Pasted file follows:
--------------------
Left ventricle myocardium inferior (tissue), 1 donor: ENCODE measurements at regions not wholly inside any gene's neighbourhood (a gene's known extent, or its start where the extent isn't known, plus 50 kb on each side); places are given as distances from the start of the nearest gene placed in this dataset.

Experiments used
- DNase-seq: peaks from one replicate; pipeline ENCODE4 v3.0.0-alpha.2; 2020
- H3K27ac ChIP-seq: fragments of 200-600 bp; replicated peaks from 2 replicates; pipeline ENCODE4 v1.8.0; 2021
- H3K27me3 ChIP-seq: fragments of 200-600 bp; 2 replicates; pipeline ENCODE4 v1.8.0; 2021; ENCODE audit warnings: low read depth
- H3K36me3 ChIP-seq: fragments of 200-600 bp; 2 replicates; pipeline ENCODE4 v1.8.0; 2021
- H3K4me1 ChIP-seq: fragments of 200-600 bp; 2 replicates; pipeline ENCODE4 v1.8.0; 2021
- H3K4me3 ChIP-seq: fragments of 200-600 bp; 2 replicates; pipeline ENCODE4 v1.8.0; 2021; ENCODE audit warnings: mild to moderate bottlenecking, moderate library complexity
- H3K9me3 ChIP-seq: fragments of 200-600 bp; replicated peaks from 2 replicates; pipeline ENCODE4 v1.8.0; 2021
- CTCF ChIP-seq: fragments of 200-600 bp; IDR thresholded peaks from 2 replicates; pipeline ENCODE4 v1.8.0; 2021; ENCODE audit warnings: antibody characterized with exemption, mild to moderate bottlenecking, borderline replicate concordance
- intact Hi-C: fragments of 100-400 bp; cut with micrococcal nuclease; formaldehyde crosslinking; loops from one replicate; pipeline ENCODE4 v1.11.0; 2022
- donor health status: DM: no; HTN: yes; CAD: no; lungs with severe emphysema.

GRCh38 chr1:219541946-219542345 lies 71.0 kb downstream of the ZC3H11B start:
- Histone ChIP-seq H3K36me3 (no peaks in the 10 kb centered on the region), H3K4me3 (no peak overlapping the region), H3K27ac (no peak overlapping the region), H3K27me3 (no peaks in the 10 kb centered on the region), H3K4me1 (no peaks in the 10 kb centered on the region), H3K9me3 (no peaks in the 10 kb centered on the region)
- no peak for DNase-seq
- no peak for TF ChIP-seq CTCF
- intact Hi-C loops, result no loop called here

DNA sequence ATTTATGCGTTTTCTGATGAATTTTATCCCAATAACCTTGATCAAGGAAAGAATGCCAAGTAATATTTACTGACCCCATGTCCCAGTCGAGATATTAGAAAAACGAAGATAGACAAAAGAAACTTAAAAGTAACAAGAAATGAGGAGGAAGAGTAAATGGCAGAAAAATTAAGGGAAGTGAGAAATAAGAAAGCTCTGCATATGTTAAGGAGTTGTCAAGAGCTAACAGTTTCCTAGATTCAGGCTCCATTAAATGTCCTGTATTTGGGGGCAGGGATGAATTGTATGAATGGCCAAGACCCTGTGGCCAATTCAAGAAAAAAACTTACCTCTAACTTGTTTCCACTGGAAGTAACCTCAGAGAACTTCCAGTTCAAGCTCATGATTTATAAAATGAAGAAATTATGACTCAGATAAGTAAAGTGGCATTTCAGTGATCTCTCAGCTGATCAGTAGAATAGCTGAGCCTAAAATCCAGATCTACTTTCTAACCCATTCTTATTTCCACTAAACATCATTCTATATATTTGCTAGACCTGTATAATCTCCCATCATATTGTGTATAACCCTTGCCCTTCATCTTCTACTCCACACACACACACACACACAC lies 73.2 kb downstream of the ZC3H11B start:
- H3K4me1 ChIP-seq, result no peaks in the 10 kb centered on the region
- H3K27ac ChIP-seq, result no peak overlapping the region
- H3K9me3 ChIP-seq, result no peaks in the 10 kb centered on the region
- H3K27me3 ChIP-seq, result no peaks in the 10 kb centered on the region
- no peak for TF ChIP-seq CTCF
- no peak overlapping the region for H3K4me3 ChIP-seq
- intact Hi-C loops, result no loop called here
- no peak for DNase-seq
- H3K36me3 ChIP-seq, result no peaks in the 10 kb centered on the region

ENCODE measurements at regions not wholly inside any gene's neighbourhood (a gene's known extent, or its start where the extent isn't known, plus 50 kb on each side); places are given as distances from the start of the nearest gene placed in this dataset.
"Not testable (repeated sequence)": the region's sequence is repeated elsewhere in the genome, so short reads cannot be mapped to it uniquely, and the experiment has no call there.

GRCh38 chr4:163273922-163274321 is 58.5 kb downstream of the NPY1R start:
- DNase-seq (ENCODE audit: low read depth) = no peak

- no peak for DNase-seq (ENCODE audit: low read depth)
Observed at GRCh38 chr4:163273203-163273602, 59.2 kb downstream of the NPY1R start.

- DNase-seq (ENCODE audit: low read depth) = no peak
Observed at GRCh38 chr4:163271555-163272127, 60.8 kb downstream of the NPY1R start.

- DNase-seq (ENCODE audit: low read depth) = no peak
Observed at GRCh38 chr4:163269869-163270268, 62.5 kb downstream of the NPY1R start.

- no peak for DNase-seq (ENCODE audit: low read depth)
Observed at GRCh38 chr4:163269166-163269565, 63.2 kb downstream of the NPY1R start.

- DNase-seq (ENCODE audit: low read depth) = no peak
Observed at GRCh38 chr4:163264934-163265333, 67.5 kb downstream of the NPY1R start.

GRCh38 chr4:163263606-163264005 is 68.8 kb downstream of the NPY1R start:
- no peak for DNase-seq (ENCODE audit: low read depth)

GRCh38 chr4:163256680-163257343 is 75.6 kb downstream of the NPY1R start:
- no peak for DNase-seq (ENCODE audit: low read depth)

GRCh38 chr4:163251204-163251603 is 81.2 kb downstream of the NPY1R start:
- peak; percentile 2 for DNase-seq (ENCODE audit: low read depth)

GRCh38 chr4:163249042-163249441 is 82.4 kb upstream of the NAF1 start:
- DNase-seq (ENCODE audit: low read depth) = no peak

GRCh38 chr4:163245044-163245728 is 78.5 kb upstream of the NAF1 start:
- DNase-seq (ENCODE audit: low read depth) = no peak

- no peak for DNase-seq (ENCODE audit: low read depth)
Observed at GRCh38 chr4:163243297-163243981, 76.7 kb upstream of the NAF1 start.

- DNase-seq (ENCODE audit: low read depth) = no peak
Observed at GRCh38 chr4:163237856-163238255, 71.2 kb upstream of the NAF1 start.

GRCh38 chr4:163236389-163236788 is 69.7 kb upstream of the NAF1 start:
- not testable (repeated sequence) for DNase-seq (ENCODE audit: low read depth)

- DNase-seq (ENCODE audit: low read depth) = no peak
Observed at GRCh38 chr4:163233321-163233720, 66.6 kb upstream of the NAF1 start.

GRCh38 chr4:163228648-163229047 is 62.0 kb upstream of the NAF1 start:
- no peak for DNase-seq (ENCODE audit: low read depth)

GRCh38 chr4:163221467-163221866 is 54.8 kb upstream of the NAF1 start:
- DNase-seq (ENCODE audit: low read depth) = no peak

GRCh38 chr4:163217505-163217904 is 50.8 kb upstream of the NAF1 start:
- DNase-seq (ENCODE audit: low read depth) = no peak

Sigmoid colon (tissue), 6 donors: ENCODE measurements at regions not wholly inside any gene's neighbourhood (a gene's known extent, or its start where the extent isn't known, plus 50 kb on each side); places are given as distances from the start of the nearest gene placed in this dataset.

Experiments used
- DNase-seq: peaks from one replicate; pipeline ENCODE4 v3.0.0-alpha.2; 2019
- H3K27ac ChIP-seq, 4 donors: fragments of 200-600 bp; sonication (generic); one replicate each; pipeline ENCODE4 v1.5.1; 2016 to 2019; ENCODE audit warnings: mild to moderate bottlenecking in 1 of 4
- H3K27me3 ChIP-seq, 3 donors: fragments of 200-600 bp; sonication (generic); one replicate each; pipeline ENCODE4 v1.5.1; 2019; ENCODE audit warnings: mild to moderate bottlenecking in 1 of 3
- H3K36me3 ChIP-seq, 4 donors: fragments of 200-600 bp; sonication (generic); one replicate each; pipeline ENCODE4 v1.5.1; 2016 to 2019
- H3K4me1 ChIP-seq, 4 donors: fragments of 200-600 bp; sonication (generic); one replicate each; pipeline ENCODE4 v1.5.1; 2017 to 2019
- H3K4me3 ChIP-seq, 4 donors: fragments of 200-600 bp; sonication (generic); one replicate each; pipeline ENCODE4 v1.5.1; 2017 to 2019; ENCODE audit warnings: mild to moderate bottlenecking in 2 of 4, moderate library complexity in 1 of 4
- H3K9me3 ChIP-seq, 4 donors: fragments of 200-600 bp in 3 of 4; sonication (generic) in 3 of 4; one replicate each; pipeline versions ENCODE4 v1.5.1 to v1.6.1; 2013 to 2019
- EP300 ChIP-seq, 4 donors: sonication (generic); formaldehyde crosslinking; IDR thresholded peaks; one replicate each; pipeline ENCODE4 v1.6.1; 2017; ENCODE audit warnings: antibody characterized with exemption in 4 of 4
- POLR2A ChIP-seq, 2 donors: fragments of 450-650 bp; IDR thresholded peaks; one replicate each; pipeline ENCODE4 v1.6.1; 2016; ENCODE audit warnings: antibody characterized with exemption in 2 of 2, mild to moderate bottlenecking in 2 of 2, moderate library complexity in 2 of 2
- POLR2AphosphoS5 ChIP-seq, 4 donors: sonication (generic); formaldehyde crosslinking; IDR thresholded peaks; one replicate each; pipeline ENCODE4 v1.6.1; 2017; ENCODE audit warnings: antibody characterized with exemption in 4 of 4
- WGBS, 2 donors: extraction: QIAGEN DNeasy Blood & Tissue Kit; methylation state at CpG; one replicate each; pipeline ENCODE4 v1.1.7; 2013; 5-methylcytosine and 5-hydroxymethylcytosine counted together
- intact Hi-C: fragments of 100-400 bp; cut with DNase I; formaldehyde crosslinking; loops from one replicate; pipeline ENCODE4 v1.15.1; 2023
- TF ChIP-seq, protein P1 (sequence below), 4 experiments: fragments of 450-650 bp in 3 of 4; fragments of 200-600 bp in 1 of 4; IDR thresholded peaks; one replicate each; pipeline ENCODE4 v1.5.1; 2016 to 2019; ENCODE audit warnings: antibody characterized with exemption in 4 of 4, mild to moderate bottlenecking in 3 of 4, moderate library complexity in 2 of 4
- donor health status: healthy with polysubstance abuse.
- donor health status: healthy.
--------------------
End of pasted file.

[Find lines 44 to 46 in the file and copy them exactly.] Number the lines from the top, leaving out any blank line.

GRCh38 chr4:163256680-163257343 is 75.6 kb downstream of the NPY1R start:
- no peak for DNase-seq (ENCODE audit: low read depth)

GRCh38 chr4:163251204-163251603 is 81.2 kb downstream of the NPY1R start: